Those of you blessed with leadership qualities and the ambition to be a manager will find the only way is up in the hospitality industry. Rosalind Mullen reports.
There are two main routes to management, whether it's in pubs, hotels, contract catering or restaurants. Those of you who are academic might want to consider studying for a hospitality degree or other higher qualification, followed by a fast-track training scheme with a big company. But for others it might be better to research the growing number of companies that grow their own managers through the ranks - information can be found from many industry websites such as www.springboarduk.net or www.instituteofhospitality.org.
The good news is that despite the recession, recruitment experts say the market for managers is fairly buoyant. This is mainly because companies are seeing the value in a strong management team to take their companies through this difficult period.
Emma Kelleher, managing director at recruitment company Caterek, says: "We have seen a constant stream of management jobs, ranging from management trainee positions through to operations manager and general manager roles. Companies are seeing that there are a number of experienced and skilled individuals available and are taking the opportunity to strengthen their teams."
According to Kelleher, a number of large branded clients are investing heavily in management trainee programmes at the moment because they can see the value in training and promoting from within.
"Anyone interested in securing a role within management should ensure their CV is up to date," she advises. "And if you're not currently employed, secure some [relevant] voluntary work as there is such stiff competition for each position at the moment."
She adds: "Retail is a transferable industry. I often look there to recruit people as 85% of their employees are front-line so there are similarities to the skills and attributes needed in hospitality."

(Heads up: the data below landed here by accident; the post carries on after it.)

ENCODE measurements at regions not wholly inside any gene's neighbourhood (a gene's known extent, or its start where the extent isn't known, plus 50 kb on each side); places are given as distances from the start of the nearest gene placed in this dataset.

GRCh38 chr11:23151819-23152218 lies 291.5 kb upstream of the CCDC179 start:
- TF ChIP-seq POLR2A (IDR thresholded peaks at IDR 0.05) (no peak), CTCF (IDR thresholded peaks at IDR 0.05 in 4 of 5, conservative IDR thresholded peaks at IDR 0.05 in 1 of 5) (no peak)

THE HOTEL MANAGER
Who? Gareth Banner, 32
What? General manager
Where?The Hempel, London W2
How have you planned your hotel management career?
In a traditional way. I studied hotel and restaurant management at Oxford Brookes University and spent my work experience with Marriott in the USA in foreign office operations. I loved it, so when I came back I finished my degree and applied for a place on the Marriott graduate programme.
Was that a good move?
Yes. My career picked up in earnest over the next seven years when I was assigned to work on a number of projects, such as the rebranding of Swallow Hotels which Marriott had just bought. It was an opportunity to work in head office and it was challenging - I had only been out of university for a year and there I was working alongside company executives. It gave me the big picture on how hotels are run.
So how did you get operational experience?
Eventually, the projects stopped and I was made director of operations at the company's Cardiff hotel. I wanted to get back to London so I moved to De Vere Hotels as deputy general manager of the Cavendish, then over a year ago I came to the Hempel as general manager.
Is it easier to work for a big brand or independent?
Well, I understand how big brands work, but I find working for an independent hotel more challenging as there is not as much head office support. At Marriott, I learnt a lot but you had to follow a process, whereas here I have to be more creative and entrepreneurial. The staff at the Hempel weren't working in a structured environment, so I have brought some processes with me.
So you can make use of your experience with a big brand?
Yes. This is a unique boutique hotel and needs an individual management style. But while we are a "cool" hotel, the reality is that we need processes behind the scenes. My experience at Marriott has allowed me to use the disciplines of running a good hotel - but I have more scope here. For instance, I can put funky music on the sound system, whereas in a brand I would need permission.